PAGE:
Indoor Growing Simplified
Growing is smart. Growing isn’t rocket science. Buying is expensive.
It’s a lot easier than you may think to grow Cannabis plants indoors, yes you can max out on the set up, the science and additional nutrients etc but these articles are intended for the beginner grower, the ones just wishing they didn’t have to pay so much for their now legalized pass time.
So yeh, plants want to grow… give them water, light and nutrients and they will just do it adjusting themselves and their requirements along the way if their environment isn’t perfect. If you change the light cycle to a flowering one they will flower and produce buds, how many and the quality of them is where the science comes in. We have simplified it as much as possible in this guide.
Fortunately, now we have lots of great Cannabis strains for indoor growing under LED lights indoor growing for beginners is very much a thing. The jury is out over which lighting method (LED/HPS MH) is “better” (that word is completely subjective in our opinion) but pretty much everyone would agree that a beginner should start with LED’s as they are extremely unlikely to start fires via the creation of too much heat.
Soil / Coco / Hydro
Ok now then, another concern for beginners is which way to grow, in soil / coco / hydro. Using solid requires no explanation here, using Coco means using coconut fiber just like soil but the fiber provides no nutrients you add them as you grow, hydro is short for hydroponics which means no soil, no coco, just water (or mist even) that is loaded with nutrients.
Again, for the sake of simplicity and probability of a successful grow most would agree that absolute beginners should use soil. Using soil as your growth medium means that the plant already has all the nutrients it needs available and in slow release format, the grower does not need to adjust nutrient levels and understand everything they can just watch it grow and concern themselves with maybe some additional nutrients at the vegetation and flowering stages.
As far as soil is concerned and the best kind to use Quick Grow recommends Living Soil by Full Spectrum a local Calgary company as it is formulated to have all of the correct nutrients and bacteria in all of the correct balances and is even pH adjusted, it really is set it and forget it soil that will support a plant through an entire growth cycle with no added nutrients needed.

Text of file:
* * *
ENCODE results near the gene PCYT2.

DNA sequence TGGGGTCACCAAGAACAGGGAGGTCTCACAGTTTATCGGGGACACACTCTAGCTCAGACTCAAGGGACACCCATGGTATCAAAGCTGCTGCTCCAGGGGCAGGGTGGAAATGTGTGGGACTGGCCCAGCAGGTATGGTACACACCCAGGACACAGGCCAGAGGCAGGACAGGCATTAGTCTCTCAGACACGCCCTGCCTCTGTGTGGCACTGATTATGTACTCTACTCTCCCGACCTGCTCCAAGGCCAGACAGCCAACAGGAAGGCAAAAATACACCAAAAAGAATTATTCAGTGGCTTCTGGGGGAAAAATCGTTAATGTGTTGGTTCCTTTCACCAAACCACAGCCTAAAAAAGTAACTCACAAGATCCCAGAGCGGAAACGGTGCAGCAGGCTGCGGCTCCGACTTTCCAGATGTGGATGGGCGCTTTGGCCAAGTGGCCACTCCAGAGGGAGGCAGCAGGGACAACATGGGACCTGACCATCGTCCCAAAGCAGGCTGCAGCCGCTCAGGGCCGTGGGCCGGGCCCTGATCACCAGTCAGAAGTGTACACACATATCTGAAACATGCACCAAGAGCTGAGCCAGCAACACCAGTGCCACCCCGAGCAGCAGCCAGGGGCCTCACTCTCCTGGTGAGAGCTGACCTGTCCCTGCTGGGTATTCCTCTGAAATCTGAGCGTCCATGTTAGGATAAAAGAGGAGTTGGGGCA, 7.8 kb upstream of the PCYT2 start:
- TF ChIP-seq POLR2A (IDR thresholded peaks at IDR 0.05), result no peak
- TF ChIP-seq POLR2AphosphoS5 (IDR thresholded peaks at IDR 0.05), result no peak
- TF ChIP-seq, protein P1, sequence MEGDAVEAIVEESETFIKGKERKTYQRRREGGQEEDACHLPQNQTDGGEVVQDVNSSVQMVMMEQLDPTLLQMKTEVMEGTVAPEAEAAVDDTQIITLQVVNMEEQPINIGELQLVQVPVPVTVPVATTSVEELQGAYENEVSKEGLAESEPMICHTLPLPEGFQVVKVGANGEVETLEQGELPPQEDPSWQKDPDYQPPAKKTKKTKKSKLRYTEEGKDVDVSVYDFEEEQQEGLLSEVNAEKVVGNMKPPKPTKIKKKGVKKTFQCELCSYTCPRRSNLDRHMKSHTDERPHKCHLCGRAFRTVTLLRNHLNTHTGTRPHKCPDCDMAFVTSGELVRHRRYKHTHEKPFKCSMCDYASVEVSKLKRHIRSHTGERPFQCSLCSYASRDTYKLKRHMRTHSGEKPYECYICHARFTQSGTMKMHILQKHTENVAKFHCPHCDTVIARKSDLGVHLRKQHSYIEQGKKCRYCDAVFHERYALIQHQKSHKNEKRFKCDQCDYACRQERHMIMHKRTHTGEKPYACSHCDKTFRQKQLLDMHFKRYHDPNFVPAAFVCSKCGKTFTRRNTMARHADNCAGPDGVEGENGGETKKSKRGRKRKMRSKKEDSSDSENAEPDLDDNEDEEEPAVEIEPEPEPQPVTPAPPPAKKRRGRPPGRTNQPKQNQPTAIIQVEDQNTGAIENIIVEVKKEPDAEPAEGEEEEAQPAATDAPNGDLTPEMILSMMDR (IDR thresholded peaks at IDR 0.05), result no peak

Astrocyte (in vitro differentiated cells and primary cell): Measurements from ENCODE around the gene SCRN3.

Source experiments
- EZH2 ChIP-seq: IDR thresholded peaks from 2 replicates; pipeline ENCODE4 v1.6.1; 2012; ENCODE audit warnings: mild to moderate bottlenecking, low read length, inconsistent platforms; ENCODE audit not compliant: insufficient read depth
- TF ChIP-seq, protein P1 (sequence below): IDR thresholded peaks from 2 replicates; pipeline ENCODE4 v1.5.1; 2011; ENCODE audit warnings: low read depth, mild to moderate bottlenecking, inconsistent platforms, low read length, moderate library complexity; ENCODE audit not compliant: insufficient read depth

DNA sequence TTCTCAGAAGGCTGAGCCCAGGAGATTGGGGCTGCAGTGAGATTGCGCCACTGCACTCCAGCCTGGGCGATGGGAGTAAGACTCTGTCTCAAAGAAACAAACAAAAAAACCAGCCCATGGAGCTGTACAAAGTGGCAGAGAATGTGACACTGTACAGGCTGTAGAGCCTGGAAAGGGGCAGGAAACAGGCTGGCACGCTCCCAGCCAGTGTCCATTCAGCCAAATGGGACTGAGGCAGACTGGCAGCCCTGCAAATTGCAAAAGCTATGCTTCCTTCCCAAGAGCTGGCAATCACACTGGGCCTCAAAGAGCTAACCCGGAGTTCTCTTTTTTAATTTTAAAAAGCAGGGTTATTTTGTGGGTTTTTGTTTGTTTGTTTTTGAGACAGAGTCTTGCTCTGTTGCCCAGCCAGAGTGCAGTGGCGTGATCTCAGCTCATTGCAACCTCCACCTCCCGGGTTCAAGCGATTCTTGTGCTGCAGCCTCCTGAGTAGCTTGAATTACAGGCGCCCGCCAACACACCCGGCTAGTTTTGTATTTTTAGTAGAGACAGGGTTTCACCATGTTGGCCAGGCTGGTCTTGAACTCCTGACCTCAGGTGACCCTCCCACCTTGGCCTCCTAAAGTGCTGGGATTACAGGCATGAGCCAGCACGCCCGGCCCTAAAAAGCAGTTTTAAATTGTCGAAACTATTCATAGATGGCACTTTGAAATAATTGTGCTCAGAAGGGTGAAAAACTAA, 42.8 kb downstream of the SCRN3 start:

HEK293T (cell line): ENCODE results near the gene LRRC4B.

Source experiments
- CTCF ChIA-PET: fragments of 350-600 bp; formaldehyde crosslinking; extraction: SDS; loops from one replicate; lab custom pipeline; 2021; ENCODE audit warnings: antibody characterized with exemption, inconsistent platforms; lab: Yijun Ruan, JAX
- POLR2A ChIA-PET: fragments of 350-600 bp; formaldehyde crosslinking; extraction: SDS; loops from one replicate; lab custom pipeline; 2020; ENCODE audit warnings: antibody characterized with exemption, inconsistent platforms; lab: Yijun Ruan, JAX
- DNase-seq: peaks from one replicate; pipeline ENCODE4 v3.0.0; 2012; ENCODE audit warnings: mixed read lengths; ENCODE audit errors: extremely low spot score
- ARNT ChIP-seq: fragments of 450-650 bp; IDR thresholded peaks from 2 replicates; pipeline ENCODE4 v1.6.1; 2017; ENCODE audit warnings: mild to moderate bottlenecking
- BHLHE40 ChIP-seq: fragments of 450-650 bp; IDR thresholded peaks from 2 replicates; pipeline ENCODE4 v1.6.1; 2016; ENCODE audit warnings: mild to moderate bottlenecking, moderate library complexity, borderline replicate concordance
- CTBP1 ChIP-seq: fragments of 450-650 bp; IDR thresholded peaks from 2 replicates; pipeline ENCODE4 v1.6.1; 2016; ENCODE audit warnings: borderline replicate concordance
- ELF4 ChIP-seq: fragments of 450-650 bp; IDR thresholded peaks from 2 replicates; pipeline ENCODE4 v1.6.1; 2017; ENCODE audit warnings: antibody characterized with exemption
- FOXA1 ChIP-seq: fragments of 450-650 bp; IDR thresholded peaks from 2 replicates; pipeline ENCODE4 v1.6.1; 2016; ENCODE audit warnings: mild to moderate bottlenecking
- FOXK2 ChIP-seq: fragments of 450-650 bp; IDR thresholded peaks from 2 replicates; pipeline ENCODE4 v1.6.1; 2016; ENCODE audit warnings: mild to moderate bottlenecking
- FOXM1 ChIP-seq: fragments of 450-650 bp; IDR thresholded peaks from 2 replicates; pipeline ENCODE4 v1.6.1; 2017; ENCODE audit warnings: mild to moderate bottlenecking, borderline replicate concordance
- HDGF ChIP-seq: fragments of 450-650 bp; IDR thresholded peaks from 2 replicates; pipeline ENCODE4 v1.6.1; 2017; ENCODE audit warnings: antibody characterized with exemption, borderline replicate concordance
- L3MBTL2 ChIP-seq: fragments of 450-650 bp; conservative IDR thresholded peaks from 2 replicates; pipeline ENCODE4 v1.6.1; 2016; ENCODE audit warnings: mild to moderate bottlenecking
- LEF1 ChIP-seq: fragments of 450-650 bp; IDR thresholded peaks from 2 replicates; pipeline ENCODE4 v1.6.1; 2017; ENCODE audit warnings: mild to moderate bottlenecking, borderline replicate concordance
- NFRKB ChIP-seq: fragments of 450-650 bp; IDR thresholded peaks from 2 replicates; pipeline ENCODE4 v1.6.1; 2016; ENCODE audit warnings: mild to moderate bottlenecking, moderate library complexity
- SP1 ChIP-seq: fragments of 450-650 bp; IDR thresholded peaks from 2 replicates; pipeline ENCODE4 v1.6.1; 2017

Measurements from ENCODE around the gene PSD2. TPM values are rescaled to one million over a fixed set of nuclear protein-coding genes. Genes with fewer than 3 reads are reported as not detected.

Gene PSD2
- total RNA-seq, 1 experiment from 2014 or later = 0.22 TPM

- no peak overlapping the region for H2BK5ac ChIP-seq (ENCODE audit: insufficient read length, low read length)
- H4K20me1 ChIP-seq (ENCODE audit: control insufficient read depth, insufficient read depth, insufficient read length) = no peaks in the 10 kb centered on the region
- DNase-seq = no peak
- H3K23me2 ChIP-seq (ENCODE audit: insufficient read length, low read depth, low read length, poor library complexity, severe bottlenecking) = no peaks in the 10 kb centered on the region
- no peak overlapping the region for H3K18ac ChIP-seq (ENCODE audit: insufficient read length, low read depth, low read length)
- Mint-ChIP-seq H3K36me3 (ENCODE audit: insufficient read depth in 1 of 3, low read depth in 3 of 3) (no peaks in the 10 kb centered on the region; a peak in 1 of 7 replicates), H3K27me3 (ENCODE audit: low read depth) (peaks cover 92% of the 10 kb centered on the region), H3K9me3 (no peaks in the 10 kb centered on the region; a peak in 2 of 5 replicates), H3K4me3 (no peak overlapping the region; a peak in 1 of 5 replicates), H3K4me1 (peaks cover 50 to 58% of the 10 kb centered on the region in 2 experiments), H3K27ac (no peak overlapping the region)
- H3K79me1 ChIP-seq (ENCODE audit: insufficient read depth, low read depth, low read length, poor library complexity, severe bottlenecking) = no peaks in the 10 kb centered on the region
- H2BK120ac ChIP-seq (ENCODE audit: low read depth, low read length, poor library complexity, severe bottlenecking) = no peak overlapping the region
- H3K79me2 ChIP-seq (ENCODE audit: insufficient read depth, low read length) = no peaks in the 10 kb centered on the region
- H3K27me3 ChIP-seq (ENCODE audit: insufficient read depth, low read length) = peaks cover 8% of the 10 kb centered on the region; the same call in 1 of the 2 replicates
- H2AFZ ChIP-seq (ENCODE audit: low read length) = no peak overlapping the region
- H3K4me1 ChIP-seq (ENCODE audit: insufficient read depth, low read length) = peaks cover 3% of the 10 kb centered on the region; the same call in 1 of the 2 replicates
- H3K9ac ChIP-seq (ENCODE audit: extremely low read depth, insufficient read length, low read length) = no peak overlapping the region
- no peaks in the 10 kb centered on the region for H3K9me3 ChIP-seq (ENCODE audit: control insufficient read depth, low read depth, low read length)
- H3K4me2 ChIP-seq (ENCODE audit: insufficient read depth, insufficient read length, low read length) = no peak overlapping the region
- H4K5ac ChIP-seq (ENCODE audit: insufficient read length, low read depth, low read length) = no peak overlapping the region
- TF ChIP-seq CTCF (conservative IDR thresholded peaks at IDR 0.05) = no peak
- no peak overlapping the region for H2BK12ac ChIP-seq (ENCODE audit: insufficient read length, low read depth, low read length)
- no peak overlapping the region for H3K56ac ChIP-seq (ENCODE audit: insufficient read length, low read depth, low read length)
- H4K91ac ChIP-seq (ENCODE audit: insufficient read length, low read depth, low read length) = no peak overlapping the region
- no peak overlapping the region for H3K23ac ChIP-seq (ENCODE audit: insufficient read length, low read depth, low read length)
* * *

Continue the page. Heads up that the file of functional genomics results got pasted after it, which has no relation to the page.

There are three basic stages to growing plants successfully, they are – root growth, vegetation and flowering. Plants decide which stage they are in according to how much light they are getting per day. If they are getting 18 hours of light per day they will grow roots, stalks, stems and leaves as they think it is summer. If they then start to get 12 hours of light per day they will then start to use their previous growth of vegetation to produce flowers (buds in this case) as 12 hours of light mimics the fall season.
A normal growth cycle for Cannabis plants is 8 to 12 weeks to produce roughly 3 ounces of premium bud but if a grower wishes to produce more than this amount they can decide to extend “summer” for as long as they wish and keep the plant vegetating and therefore producing stems and leaves. Flowers form at the nexus points of stems and leaves so the more vegetation you do the more buds you get.
Starting Your Grow
So let’s assume you are working with minimal space in a 3X3 cupboard in an apartment so you can’t risk overflows etc., you have gone with Living Soil as your medium, seeds (rather than clones) and you have all your trays and pots etc. A 3×3 cupboard is enough room to grow four very healthy plants which is the amount any Canadian resident can grow legally. So let’s go through the basic steps of what you need to do to grow a decent crop of plants.
Germination of Seeds
The best and most easy way to germinate seeds is to place them in a piece of wet kitchen towel and fold it over the seeds, then place the wet towel into a Ziploc sandwich bag, seal it and put the package into a dark but warm place for a few days. Check on it daily and pretty soon you will start to see the seeds’ first roots emerging, now is the time to gently remove the seed and place it in it’s first pot of soil.
Seeds do not have the energy to push through soil that is too closely packed, this is why farmers till their ground before planting. The same applies here, do not press down the soil over your transplanted seeds and only put them just below the surface, they need to be able to detect light and grow towards it. Regarding the moisture in your soil obviously you do not want it to be too dry but similarly you do not want it to be too wet either as soil that is too wet will starve the roots of oxygen which is not good. If the soil sticks together when squeezed in the hand but still crumbles readily when pressed between the fingers it has the correct moisture content.
Once planted there will not be much activity on the surface but the roots will be very busy, the initial shoot that the seed puts out form two proto-leaves which create energy only (actual leaves do more than this). These first two proto-leaves will break off once the root structure is well developed and the plant has started to grow its first real leaves. From this point on, for a simple grow and if you are using Living Soil it really is as simple as watering and light cycles.